For example, in addition to the formalities required of all businesses, the simple operation of a campground may require the following authorizations: a restaurant permit and separate liquor permits for the restaurant, bar, terrace and grocery store as well as for meetings; permits for contests, amusement devices or bingo games, plus additional authorization for dancing; compliance certificates for swimming or wading pools; an operating permit for a fishing pier; and a permit for selling propane.
A working group on deregulation set up by the Quebec government in the mid-1980s estimated that one-third of the Quebec economy came under direct regulation relating to entry to an industry, quantities produced, prices sought or salaries paid. The government claims to have eliminated some regulatory requirements, particularly since 1996. But while some may have been eliminated, new ones were created, for example in the area of pay equity, which involves the setting of salaries through non-market processes.
No adequate measure exists of the level of regulation, but the volume of laws and regulations provides an approximation. In April 2003, about 473 laws and 2,345 regulations applied in Quebec, covering 15,000 and 21,000 pages respectively. Laws and regulations the Quebec government adopted in 2002 alone cover 8,789 pages (in French) in the Gazette officielle du Québec. The same year, the federal government adopted 2,222 pages of new acts and new regulations. To comply with the law, Quebecers must thus learn, each year, the contents of about 11,000 pages of new legislative and regulatory texts. At one minute per page, assuming a normal work week of 40 hours, more than a month would be needed to read a year’s legislative and regulatory output. And that does not include municipal regulations.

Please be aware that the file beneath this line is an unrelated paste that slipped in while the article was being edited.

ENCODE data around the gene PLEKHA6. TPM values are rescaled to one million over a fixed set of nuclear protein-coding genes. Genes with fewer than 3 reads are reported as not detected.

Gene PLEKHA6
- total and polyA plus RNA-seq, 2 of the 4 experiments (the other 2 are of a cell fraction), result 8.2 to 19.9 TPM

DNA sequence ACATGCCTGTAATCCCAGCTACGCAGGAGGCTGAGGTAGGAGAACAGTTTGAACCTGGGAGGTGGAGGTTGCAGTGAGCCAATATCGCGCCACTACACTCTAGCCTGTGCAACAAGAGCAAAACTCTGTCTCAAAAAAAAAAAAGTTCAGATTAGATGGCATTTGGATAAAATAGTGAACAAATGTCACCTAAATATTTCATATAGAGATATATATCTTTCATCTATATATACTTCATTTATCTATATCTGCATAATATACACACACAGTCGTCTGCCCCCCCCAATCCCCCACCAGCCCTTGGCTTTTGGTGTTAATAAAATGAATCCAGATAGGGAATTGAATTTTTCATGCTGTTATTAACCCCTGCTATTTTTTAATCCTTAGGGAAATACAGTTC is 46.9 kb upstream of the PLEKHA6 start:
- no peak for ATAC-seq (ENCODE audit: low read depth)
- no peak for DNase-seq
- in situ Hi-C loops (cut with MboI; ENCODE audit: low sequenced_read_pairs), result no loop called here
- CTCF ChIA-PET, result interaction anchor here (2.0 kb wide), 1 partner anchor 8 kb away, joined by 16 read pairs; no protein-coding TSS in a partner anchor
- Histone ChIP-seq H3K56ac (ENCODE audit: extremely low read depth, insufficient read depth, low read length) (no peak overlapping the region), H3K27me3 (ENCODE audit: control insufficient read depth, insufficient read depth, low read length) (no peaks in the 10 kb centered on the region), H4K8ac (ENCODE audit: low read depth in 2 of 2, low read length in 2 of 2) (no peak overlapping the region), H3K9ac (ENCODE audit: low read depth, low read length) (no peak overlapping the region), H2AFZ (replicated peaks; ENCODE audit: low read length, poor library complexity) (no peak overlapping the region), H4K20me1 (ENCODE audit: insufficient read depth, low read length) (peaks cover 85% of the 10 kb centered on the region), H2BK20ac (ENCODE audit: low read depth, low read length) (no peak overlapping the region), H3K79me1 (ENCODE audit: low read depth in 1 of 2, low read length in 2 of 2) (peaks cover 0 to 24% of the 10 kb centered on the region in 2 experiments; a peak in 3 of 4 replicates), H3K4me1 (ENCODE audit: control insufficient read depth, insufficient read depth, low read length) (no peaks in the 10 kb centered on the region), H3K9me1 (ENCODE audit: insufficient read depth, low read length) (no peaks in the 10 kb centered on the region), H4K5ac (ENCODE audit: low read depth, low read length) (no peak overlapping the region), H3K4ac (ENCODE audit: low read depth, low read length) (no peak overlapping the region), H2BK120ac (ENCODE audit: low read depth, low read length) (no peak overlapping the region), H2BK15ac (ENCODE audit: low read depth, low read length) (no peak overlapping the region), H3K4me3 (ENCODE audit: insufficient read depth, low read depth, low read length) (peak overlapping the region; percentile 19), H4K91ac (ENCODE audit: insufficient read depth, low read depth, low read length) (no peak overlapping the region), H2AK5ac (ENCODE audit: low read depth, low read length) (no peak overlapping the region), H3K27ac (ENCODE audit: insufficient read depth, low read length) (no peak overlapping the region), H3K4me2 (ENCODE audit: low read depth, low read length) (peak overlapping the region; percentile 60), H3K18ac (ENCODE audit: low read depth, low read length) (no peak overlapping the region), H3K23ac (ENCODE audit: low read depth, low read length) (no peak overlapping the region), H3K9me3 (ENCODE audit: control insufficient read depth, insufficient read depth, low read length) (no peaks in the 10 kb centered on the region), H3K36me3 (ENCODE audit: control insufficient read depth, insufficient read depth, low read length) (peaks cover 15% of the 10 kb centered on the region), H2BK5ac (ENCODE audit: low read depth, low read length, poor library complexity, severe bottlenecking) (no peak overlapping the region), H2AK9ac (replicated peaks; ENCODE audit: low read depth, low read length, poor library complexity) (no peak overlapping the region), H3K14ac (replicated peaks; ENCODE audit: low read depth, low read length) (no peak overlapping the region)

Everything appears to indicate that the cost of regulation is very high, whether measured by financial cost (the cost to government of applying regulations and the cost to the entities covered by these regulations of compliance and transaction expenses) or its economic cost (in terms of lower efficiency and lost national production). For an idea of the financial cost to business of regulation, we can recall the working group on reducing regulation headed by Bernard Lemaire, which estimated that small businesses in Quebec devoted about 15% of their income to handling federal and provincial administrative formalities. A Fraser Institute study shows that the cost of regulatory compliance in Canada is equivalent to $13,700 for each four-member family. This financial cost is no doubt even higher in Quebec.
The heavy tax and regulatory load Quebecers are forced to bear results from specific conditions: in Quebec, the government controls more sectors of the economy, intervenes in more areas and does so more systematically than do our main Canadian and U. S. partners. More people also receive government salaries. In Quebec, one worker in five (20%) is on federal or provincial payroll. Even if this proportion has declined in the past decade as it has in every other province, it is still considerably higher than in Ontario (16.4%), Alberta (15.6%) or British Columbia (18.7%).
Economic teachings show us there are limits to how far the private sector’s productive capacity can be impaired to finance public sector activities. Beyond a certain stage, tax and regulatory loads crush workers, businesses and investors, and in so doing they compromise economic dynamism. Without a sizable reduction in this burden over the next few years, the people of Quebec, as Premier Charest emphasized in his inaugural address, will remain North America’s most heavily taxed citizens, with a living standard that ranks 52nd among the continent’s 60 states and provinces.
Michel Kelly-Gagnon is President of the MEI.